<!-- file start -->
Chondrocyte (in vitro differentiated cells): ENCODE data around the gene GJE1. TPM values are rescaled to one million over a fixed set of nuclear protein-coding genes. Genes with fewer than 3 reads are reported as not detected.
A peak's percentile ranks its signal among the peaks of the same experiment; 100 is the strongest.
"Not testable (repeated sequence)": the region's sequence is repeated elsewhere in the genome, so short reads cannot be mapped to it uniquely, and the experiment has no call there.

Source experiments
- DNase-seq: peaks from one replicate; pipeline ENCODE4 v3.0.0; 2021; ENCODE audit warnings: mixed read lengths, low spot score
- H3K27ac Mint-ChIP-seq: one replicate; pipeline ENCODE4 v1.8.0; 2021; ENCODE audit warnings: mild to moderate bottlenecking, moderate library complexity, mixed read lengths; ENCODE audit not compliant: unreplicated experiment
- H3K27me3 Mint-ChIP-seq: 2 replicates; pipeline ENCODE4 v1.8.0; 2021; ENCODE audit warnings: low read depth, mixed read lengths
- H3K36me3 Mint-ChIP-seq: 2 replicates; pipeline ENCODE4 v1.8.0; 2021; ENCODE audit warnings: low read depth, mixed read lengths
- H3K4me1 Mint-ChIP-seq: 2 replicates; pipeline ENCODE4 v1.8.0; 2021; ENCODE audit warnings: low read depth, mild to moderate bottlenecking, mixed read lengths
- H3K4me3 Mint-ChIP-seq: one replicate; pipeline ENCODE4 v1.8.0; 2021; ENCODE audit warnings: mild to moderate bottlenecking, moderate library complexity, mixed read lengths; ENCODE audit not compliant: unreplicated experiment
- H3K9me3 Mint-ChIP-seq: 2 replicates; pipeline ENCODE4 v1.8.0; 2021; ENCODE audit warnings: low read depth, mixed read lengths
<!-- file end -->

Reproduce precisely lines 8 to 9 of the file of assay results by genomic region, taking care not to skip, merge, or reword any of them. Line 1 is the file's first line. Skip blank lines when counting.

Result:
- H3K36me3 Mint-ChIP-seq: 2 replicates; pipeline ENCODE4 v1.8.0; 2021; ENCODE audit warnings: low read depth, mixed read lengths
- H3K4me1 Mint-ChIP-seq: 2 replicates; pipeline ENCODE4 v1.8.0; 2021; ENCODE audit warnings: low read depth, mild to moderate bottlenecking, mixed read lengths